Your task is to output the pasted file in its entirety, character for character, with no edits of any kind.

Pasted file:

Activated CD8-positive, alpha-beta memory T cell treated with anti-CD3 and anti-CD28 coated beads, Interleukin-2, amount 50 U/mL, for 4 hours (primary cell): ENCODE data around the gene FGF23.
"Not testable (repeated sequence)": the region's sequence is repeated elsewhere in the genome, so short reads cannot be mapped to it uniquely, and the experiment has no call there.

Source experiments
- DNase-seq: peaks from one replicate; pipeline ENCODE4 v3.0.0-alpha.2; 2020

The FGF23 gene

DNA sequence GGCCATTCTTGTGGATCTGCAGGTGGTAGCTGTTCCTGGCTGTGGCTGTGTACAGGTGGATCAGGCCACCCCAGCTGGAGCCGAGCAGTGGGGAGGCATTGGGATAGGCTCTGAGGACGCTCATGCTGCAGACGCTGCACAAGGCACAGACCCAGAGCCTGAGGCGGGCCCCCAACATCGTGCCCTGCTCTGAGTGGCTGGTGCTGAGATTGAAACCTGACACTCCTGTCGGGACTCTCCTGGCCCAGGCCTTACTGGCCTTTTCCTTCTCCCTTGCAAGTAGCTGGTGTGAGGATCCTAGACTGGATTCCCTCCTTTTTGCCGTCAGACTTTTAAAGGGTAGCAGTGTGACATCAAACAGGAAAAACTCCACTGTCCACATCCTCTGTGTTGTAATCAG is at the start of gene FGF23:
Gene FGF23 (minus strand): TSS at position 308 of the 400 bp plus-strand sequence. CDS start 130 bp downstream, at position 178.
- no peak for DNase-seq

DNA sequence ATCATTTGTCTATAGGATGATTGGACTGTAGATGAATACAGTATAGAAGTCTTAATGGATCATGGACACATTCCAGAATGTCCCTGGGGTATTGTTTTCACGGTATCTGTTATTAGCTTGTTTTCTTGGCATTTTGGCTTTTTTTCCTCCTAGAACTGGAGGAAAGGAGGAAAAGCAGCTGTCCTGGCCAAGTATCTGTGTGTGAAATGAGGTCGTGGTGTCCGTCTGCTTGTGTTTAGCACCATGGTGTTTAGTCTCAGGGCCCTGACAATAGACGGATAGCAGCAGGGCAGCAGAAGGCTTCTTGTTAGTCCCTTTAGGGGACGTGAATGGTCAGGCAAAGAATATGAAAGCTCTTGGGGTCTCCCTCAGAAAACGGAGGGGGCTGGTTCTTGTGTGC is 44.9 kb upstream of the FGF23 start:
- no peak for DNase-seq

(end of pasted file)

Activated CD8-positive, alpha-beta memory T cell treated with anti-CD3 and anti-CD28 coated beads, Interleukin-2, amount 50 U/mL, for 4 hours (primary cell): ENCODE data around the gene FGF23.
"Not testable (repeated sequence)": the region's sequence is repeated elsewhere in the genome, so short reads cannot be mapped to it uniquely, and the experiment has no call there.

Source experiments
- DNase-seq: peaks from one replicate; pipeline ENCODE4 v3.0.0-alpha.2; 2020

The FGF23 gene

DNA sequence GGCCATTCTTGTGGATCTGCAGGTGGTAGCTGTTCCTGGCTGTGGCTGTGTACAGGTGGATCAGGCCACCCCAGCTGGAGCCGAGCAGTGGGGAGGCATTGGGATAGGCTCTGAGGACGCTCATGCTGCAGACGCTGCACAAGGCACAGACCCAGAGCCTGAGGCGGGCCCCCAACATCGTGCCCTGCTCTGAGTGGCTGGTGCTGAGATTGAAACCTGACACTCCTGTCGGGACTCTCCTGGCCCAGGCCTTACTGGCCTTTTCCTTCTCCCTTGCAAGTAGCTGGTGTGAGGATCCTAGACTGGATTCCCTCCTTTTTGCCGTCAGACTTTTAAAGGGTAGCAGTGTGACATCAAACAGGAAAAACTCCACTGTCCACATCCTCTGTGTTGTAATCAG is at the start of gene FGF23:
Gene FGF23 (minus strand): TSS at position 308 of the 400 bp plus-strand sequence. CDS start 130 bp downstream, at position 178.
- no peak for DNase-seq

DNA sequence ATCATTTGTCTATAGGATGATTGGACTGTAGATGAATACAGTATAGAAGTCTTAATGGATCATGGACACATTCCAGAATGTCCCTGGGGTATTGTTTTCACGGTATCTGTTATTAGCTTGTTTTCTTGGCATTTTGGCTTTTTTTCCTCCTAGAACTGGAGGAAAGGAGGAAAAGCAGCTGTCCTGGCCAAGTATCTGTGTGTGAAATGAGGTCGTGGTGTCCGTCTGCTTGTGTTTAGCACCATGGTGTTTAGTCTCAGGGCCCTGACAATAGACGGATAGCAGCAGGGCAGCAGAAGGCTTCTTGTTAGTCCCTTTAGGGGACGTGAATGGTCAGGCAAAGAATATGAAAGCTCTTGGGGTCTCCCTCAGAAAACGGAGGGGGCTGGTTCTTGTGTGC is 44.9 kb upstream of the FGF23 start:
- no peak for DNase-seq